I don't like cursors. Usually there are ways to avoid them, more so in SQL 2005. But if they exist in your environment and are causing performance problems, take a look at this article.
If you have to optimize a cursor for performance, keep the following considerations in mind:
- Always try to replace the cursor by a set-based equivalent first. If you fail to see how, do not hesitate to ask in one of the SQL Server newsgroups.
- If you are really stuck with a cursor, then do NOT rely on the default options. They will result in the slowest of all possible option combinations
- If you think that the FAST_FORWARD option results in the fastest possible performance, think again. I have not found one single test case where it was faster than, or even as fast as, a STATIC cursor.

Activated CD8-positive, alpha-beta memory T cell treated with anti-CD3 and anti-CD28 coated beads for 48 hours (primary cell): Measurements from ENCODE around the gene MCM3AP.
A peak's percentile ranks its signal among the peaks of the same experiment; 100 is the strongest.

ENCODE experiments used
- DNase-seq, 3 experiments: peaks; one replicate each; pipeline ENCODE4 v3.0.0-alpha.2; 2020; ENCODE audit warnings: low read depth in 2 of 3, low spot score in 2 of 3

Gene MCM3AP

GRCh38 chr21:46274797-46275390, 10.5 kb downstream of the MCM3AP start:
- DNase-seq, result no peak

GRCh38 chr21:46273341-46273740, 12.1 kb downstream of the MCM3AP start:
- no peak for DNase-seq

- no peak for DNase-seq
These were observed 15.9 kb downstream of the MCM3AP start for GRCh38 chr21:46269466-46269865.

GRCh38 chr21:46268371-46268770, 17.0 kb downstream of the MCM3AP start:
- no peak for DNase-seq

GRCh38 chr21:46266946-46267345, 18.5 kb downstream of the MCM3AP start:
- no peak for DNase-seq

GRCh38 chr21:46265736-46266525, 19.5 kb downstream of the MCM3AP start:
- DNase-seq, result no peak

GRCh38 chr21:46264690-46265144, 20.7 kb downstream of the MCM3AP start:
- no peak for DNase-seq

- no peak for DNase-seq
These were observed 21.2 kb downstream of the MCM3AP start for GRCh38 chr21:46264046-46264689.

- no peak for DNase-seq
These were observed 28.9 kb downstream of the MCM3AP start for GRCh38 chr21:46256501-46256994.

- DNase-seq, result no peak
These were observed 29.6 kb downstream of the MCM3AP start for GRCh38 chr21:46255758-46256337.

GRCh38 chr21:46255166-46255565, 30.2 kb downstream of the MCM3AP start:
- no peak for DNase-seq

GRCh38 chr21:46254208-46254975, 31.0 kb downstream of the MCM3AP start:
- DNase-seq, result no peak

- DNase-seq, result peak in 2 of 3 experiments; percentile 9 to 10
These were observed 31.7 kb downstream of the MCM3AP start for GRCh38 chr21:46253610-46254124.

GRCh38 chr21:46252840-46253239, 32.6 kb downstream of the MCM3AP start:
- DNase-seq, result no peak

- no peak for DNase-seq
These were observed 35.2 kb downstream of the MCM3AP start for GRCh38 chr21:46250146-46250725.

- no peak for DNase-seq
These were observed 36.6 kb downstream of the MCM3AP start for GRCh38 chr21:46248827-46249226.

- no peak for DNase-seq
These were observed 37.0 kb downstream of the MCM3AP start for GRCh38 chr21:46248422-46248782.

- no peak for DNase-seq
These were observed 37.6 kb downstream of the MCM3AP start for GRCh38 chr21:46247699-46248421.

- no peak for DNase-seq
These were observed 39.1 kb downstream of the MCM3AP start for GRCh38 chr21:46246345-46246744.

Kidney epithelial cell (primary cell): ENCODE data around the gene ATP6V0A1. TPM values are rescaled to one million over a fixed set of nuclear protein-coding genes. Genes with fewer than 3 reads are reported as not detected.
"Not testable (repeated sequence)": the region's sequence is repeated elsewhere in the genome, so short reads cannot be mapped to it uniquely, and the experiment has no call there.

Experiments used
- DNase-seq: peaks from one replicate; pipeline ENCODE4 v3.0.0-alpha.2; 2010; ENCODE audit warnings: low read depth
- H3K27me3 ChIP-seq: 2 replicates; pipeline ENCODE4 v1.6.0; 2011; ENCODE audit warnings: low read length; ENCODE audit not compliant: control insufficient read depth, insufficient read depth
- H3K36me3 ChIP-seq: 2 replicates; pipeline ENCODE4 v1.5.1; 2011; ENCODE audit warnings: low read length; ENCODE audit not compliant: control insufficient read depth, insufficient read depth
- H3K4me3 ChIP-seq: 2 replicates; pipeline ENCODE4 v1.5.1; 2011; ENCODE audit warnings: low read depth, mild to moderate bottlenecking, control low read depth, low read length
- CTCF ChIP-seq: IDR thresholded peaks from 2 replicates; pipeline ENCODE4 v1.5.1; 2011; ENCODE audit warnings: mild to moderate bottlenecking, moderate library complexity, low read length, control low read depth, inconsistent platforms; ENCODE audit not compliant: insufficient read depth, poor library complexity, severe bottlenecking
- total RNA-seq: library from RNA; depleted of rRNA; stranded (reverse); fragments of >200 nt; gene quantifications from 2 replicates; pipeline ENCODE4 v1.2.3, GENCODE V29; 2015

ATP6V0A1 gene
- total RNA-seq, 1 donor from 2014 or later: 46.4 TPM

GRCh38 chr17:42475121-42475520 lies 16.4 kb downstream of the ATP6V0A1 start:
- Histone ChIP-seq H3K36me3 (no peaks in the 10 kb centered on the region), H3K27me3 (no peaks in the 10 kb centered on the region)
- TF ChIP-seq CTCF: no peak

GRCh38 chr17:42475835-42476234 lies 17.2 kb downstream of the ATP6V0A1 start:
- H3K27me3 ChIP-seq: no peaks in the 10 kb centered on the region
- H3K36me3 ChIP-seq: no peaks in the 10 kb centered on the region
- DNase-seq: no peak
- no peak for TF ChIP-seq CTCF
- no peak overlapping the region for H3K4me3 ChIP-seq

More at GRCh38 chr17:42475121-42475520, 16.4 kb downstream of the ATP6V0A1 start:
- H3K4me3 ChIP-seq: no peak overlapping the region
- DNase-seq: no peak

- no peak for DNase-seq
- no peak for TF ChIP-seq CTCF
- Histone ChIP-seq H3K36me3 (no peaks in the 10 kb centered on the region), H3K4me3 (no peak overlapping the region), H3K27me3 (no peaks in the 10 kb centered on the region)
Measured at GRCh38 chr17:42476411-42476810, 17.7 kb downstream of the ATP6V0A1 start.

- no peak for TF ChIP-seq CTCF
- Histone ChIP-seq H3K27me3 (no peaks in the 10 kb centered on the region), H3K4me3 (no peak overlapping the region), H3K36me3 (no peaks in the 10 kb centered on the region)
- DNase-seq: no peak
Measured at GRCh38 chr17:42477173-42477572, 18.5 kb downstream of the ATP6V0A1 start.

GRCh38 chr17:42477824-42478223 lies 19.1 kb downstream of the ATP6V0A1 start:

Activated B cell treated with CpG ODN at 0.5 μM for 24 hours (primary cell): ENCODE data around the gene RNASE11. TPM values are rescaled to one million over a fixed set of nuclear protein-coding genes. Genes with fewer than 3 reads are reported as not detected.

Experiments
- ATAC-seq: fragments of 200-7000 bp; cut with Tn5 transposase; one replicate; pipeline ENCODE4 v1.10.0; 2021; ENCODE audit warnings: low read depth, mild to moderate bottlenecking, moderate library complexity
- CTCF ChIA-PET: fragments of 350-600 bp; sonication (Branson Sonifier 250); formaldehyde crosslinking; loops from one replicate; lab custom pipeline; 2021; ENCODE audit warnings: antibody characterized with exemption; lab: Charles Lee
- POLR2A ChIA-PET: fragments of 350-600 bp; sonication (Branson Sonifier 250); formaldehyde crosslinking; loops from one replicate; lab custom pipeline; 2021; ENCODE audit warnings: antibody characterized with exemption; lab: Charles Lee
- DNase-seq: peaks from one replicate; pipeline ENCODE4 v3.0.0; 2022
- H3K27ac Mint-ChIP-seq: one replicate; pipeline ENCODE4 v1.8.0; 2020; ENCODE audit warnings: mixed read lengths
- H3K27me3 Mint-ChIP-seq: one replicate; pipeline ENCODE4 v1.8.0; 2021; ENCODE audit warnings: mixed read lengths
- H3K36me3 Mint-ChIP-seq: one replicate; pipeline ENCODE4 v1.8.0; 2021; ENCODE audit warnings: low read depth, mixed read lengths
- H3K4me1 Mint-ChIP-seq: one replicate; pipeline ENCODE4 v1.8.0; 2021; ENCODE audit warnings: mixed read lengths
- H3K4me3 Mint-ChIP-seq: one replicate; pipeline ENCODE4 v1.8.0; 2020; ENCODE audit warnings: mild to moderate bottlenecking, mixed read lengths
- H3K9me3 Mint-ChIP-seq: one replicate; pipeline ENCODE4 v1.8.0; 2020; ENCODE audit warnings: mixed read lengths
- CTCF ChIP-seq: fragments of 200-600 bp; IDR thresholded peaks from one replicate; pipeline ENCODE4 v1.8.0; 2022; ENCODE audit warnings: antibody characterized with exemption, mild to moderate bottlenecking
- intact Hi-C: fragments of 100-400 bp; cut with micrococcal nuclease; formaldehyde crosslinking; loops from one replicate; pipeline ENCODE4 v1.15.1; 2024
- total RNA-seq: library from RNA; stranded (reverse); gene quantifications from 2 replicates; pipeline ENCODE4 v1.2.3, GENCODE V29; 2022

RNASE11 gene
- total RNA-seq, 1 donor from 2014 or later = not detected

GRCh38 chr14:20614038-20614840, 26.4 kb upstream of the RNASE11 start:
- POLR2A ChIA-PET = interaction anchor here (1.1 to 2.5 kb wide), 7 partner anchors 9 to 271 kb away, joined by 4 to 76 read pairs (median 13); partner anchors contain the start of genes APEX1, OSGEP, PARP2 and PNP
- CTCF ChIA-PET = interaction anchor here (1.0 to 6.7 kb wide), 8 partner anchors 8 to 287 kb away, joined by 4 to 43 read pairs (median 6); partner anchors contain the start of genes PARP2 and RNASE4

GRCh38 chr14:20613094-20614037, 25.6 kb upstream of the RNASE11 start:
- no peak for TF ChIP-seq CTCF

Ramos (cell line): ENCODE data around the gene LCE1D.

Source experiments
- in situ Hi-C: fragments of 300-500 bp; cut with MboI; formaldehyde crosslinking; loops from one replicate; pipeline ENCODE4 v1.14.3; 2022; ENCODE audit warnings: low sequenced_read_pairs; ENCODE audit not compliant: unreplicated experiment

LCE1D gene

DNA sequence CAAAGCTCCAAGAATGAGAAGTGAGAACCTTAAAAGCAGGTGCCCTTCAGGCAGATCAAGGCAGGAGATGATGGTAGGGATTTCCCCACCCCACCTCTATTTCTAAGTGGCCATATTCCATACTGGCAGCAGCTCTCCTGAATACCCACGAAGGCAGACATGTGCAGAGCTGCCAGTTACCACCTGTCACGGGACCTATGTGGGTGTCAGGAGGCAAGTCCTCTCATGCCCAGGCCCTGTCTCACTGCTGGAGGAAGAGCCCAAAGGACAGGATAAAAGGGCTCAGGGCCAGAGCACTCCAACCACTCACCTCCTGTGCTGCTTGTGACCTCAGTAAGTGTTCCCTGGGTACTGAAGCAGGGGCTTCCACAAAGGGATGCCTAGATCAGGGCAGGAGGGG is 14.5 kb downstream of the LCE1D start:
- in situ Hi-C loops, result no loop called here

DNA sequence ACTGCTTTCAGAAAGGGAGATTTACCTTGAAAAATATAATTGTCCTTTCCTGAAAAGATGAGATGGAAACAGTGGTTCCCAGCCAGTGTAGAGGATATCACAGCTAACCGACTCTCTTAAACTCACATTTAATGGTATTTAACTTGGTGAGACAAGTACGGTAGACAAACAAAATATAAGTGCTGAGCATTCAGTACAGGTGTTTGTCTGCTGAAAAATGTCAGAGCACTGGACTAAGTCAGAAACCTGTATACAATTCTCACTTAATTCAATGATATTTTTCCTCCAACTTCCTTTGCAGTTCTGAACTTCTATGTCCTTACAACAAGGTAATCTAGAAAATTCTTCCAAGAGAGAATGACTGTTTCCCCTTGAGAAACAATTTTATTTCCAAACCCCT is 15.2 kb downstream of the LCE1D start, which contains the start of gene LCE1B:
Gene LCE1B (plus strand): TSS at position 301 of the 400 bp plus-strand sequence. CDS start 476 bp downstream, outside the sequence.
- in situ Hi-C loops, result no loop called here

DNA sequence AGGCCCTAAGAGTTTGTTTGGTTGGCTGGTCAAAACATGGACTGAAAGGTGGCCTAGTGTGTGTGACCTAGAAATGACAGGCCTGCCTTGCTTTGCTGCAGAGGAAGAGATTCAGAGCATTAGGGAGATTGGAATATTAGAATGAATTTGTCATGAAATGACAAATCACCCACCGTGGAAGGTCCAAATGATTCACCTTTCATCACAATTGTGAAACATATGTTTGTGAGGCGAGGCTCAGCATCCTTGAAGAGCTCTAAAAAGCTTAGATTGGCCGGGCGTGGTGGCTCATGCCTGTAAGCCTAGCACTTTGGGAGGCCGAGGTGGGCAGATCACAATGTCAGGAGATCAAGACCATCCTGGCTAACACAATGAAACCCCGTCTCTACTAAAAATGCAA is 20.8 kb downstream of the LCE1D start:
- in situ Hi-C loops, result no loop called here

- Do NOT use the WHERE CURRENT OF syntax of the UPDATE command. Using a regular WHERE clause with the primary key values will speed up your performance by a factor of two to three.
- Do not rely blindly on my performance results. Remember, the one thing that is always true when working with SQL Server is: “it depends”.